4. Pictures and Stories in Therapy and Counseling is one of the courses explained on this website belonging to Finnish Psychotherapist and Photographer Ulla Halkola. There is also information there about the new Association for PhotoTherapy in Finland, various PhotoTherapy workshops, and much more. (The site is in Finnish, but email correspondence with her can easily be done in English);


About Photo-Art-Therapy & Therapeutic Photography Techniques Combined:



Are you working in this field?



About VideoTherapy and/or Therapeutic Videography (Film-making) Techniques:



Are you working in this field?



Other Related Sites/Pages:


About Photographic Cultural Studies or Photo-based Research, Visual Sociology/Anthropology, and others (and some not intentionally for therapeutic purposes, but still worth mentioning!):


  1. Literacy Through Photography encourages students to find their voice through photographs and written text, using photography as a medium of communication in classroom settings to catalyze subsequent written investigation of self, community, family, and dreams; training for teachers is part of the program;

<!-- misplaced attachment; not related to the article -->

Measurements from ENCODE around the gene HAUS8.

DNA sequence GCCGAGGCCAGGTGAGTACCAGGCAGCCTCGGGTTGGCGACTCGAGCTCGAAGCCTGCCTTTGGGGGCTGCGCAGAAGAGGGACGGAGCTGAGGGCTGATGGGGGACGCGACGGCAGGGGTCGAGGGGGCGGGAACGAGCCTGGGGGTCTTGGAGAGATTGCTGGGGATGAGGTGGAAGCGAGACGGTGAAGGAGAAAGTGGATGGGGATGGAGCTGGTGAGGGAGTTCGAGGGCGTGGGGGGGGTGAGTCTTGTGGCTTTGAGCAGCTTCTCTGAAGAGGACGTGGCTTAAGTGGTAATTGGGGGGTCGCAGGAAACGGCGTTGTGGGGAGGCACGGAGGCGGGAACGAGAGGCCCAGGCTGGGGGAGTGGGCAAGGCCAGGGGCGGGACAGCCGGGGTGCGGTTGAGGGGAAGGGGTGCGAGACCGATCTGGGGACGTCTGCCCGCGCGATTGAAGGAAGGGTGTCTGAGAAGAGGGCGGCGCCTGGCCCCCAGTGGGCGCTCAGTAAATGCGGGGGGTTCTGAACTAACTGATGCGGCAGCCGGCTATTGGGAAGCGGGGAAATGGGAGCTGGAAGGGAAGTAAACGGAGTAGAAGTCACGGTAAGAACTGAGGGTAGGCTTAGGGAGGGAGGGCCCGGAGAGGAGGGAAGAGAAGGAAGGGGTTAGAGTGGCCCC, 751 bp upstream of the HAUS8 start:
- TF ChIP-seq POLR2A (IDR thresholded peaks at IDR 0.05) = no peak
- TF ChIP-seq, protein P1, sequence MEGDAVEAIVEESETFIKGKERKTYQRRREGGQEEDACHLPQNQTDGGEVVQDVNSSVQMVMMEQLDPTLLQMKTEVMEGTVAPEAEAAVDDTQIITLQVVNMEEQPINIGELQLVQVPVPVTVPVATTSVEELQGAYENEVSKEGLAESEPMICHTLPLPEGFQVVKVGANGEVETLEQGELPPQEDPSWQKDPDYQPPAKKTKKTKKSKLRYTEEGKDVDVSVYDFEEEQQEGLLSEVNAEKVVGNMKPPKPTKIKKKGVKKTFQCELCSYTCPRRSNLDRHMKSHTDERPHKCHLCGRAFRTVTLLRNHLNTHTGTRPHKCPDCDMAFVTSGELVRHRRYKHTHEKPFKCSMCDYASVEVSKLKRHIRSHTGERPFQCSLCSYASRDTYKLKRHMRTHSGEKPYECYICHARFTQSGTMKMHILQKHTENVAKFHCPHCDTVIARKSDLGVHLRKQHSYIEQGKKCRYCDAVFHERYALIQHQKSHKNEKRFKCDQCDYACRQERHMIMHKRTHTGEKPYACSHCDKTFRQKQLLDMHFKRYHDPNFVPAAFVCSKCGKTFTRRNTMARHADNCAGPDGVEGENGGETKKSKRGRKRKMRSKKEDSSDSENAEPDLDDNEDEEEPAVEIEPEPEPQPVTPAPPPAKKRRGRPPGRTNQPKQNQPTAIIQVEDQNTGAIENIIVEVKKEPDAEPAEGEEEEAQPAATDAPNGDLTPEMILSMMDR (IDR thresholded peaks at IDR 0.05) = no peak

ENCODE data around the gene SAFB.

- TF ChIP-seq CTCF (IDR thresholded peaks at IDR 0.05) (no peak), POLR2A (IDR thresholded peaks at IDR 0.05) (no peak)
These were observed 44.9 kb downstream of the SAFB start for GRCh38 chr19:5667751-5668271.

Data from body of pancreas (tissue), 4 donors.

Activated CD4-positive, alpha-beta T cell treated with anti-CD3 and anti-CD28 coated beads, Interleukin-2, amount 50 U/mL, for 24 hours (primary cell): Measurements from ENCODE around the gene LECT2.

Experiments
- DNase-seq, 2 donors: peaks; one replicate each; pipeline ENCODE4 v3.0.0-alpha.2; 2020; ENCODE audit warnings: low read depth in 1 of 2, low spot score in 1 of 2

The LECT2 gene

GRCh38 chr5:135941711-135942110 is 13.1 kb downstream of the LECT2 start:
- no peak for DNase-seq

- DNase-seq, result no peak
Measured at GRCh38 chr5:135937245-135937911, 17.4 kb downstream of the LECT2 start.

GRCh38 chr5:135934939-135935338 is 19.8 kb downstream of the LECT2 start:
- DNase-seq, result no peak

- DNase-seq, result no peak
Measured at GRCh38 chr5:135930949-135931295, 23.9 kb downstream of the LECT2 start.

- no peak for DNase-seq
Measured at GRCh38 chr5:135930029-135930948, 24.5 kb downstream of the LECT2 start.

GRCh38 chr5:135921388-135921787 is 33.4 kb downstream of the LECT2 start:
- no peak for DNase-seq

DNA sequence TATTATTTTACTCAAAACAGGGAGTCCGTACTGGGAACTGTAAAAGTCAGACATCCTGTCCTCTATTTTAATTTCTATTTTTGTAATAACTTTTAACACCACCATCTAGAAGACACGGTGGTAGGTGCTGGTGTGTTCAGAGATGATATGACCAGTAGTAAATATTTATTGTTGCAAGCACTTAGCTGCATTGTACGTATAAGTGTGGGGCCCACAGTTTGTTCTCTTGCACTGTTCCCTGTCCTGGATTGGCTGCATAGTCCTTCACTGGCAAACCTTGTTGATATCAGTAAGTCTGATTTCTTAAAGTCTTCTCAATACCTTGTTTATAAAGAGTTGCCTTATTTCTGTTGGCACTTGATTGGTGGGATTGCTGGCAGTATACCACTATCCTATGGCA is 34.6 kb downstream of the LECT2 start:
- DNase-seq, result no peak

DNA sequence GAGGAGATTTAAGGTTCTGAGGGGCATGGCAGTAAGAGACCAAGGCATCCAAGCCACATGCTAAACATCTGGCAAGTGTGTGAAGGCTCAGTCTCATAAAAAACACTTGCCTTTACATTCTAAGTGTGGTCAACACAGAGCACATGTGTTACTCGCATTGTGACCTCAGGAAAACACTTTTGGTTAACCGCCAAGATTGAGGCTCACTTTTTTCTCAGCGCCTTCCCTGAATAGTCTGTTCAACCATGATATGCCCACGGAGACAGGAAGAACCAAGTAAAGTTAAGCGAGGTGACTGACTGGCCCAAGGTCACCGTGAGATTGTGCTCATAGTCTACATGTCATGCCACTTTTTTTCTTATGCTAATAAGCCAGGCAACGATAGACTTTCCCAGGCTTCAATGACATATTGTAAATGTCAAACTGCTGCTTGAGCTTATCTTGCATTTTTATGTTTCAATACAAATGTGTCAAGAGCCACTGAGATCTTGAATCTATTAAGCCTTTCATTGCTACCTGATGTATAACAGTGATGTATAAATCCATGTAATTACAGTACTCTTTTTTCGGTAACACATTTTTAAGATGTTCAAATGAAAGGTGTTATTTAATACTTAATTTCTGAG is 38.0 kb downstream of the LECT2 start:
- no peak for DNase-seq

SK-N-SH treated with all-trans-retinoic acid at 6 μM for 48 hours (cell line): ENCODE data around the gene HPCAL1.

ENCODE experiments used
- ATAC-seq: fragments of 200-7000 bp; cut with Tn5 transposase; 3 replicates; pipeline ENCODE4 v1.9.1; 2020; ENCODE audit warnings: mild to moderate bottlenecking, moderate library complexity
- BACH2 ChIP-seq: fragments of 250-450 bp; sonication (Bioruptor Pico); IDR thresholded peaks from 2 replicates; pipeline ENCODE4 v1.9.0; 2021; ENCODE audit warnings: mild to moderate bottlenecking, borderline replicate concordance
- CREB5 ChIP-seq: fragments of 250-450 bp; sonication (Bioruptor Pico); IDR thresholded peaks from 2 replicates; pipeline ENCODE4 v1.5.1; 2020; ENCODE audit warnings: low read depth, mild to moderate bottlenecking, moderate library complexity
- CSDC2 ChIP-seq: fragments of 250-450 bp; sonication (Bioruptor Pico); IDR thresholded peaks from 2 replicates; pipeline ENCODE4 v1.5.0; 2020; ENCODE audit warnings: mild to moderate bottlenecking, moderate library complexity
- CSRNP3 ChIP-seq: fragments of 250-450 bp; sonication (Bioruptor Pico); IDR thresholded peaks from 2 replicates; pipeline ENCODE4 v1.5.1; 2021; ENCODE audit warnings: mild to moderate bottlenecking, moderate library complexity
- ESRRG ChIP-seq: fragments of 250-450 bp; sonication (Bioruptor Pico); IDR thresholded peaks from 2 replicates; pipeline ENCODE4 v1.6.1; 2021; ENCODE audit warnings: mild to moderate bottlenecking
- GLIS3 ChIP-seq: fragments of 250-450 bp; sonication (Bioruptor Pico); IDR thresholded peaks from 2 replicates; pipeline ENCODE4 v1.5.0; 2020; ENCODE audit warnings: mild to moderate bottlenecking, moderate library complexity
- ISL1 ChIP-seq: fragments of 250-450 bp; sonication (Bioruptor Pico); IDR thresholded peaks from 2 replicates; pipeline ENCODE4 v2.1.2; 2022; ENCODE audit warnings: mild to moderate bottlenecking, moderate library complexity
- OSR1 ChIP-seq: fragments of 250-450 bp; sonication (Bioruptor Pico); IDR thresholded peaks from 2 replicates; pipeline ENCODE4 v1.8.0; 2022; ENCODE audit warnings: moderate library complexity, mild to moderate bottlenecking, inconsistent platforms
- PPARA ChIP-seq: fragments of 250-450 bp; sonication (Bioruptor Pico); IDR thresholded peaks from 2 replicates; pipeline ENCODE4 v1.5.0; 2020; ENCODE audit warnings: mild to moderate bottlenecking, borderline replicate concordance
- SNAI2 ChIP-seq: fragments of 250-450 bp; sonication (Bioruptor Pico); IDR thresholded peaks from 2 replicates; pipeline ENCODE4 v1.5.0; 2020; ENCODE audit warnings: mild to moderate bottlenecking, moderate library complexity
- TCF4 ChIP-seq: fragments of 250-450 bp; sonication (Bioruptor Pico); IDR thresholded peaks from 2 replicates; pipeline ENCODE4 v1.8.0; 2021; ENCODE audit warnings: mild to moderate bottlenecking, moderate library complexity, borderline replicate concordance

2. Photography: Access to Sight is about a legally-blind man, who “photographs to see” (while most people see to photograph!). The site explains and illustrates the photographs he takes so that he can see the world around him;
  3. Image and Identity Research Collective is Professors Claudia Mitchell & Sandra Weber’s sit for research (and collaborating and networking) about how visual, and especially photographic, imagery shapes lives; particularly recommended are the pages for two of that site’s individual “Collaborators”: Jo Visser — Image and Identity in Self-Study and Susan Allnutt Learning the Body Voice — Body Memorywork with Women;
  4. Collected Visions contains over 200 photo essays exploring how photographs shape our memories; includes stories and photographs (and essays inspired by over 2,000 images in family snapshots archive);